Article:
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HistoryEdit

The original name for the area was Hurst or Tyldesleyhurst (hyrst is Old English for "wooded hill")[2] It was called Mosseld Yard in 1301. Mosley the clearing on mossy ground. In 1695 the Common was part of the Tyldesley Manor. In 1698 Parr Bridge or Mosley Bridge was rebuilt in stone[3]

IndustryEdit

In 1831 R. Worthington of Mosley Common built a weaving shed with 60 pairs of looms.[4] Parr Bridge Mill built in 1859 was a weaving shed, it had several owners and continued working into the 1950s.[5]

In 1838 City Pit and Gatley Pit owned by the Bridgewater Trustees[4] at New Manchester not far from the border with Worsley were working, New Manchester, not far from Ellenbrook is sometimes referred to as the "City". Deep mining arrived in the area when Mosley Common Colliery owned by the Bridgewater Trustees was sunk in the 1860s. In 1896 Mosley Common, "Nos. 1, 2 & 5" pits employed 748 men underground and 85 surface workers. Coal was mined from the Brassey, Crumbouke and Seven Foot mines. "Nos. 3 & 4" pits employed a further 406 underground workers and 57 above ground. Coal was got from the Trencherbone mine.[6] By 1919 it employed over 2,000 men. It was part of Manchester Collieries from 1929 to nationalisation in 1947 and was a national show pit during its 1950s. Mosley Common closed in 1968.[7][8]

GovernanceEdit

Today Astley and Mosley Common form an electoral ward of the Metropolitan Borough of Wigan. The ward elects three councillors to the 75-member metropolitan borough council, Wigan's local authority. As of 2009, the three ward councillors for Astley and Mosley Common are one Conservative, one Labour and one Independent.[9]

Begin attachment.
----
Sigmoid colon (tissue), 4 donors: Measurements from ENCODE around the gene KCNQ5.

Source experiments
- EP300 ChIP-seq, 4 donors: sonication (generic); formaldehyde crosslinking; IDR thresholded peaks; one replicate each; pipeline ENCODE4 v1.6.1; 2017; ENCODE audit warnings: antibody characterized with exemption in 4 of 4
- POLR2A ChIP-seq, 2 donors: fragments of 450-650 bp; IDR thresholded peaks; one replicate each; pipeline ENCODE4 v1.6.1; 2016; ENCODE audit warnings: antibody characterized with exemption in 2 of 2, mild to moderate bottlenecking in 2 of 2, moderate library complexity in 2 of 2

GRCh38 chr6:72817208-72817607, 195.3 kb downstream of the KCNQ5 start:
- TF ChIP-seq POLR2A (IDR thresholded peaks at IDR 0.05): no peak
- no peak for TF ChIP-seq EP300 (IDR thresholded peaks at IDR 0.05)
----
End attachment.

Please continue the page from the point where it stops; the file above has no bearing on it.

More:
Following a review of parliamentary representation in Greater Manchester, the Boundary Commission recommended that Mosley Common should be part of the Leigh constituency at the next general election.[10]

GeographyEdit

EducationEdit

In 1822 a Sunday school was built at Mosley Common. It was enlarged in 1881 and was used for religious services before the church was built.[11]

School Locality Description Website
St. John's C.E. Primary Mosley Common Mosley Common Primary school website
Holy Family R.C. Primary Mosley Common Primary website

ReligionEdit

 
St John's Mosley Common

In 1838 the Primitive Methodists rented a cottage to use for worship, it was referred to as the "Ranter's Chapel". It was replaced by a chapel in 1868.[12]

In 1885 the Countess of Ellesmere laid the foundation stone for St John the Evangelist Church, it cost £4,250. It was a daughter church of St George's Church, Tyldesley. Church services were previously held in the school.[13]

See alsoEdit

ReferencesEdit

CitationsEdit

  1. ^ Lunn (1995), p.48.
  2. ^ Mills (1998), p.404.
  3. ^ Lunn (1995), p.49.
  4. ^ a b Lunn (1995), p.80.
  5. ^ Lunn (1995), p.91.
  6. ^ North and East Lancashire's Mining Industry in 1896, projects.exeter.ac.uk, retrieved 7 July 2009
  7. ^ Mining, tony.smith, the Boothstown website, retrieved 17 October 2009
  8. ^ Mosley Common Closed (PDF), cmhrc, archived from the original (PDF) on 19 July 2011, retrieved 1 November 2009
  9. ^ Wigan Metropolitan Borough Council, Councillor & Committee Details, wigan.gov.uk, archived from the original on 24 November 2009, retrieved 29 December 2009
  10. ^ Boundary Changes, statistics.gov.uk, retrieved 29 December 2009
  11. ^ Lunn (1995), p.65.
  12. ^ Lunn (1995), p.83.
  13. ^ Lunn (1995), p.103.

BibliographyEdit

  • Lunn, John (1995), A history of Tyldesley edited by Peter Riley, P & D Riley, ISBN 1-874712-07-7
  • Mills, A.D. (1998), Dictionary of English Place-Names, Oxford, ISBN 0-19-280074-4